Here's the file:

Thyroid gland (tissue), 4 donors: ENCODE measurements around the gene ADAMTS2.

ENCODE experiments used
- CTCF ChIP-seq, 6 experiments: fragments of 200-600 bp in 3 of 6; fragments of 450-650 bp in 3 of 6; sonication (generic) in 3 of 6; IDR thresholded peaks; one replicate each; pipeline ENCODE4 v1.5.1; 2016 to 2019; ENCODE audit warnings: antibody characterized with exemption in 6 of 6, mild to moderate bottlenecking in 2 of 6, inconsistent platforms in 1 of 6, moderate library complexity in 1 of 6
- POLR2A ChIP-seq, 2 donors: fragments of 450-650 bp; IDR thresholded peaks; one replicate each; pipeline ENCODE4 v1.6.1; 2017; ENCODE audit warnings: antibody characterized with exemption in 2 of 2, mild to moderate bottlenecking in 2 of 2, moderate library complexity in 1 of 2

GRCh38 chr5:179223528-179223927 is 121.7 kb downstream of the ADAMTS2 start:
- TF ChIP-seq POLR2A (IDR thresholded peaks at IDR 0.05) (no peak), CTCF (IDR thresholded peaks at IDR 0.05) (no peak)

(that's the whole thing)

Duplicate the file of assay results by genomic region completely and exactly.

Thyroid gland (tissue), 4 donors: ENCODE measurements around the gene ADAMTS2.

ENCODE experiments used
- CTCF ChIP-seq, 6 experiments: fragments of 200-600 bp in 3 of 6; fragments of 450-650 bp in 3 of 6; sonication (generic) in 3 of 6; IDR thresholded peaks; one replicate each; pipeline ENCODE4 v1.5.1; 2016 to 2019; ENCODE audit warnings: antibody characterized with exemption in 6 of 6, mild to moderate bottlenecking in 2 of 6, inconsistent platforms in 1 of 6, moderate library complexity in 1 of 6
- POLR2A ChIP-seq, 2 donors: fragments of 450-650 bp; IDR thresholded peaks; one replicate each; pipeline ENCODE4 v1.6.1; 2017; ENCODE audit warnings: antibody characterized with exemption in 2 of 2, mild to moderate bottlenecking in 2 of 2, moderate library complexity in 1 of 2

GRCh38 chr5:179223528-179223927 is 121.7 kb downstream of the ADAMTS2 start:
- TF ChIP-seq POLR2A (IDR thresholded peaks at IDR 0.05) (no peak), CTCF (IDR thresholded peaks at IDR 0.05) (no peak)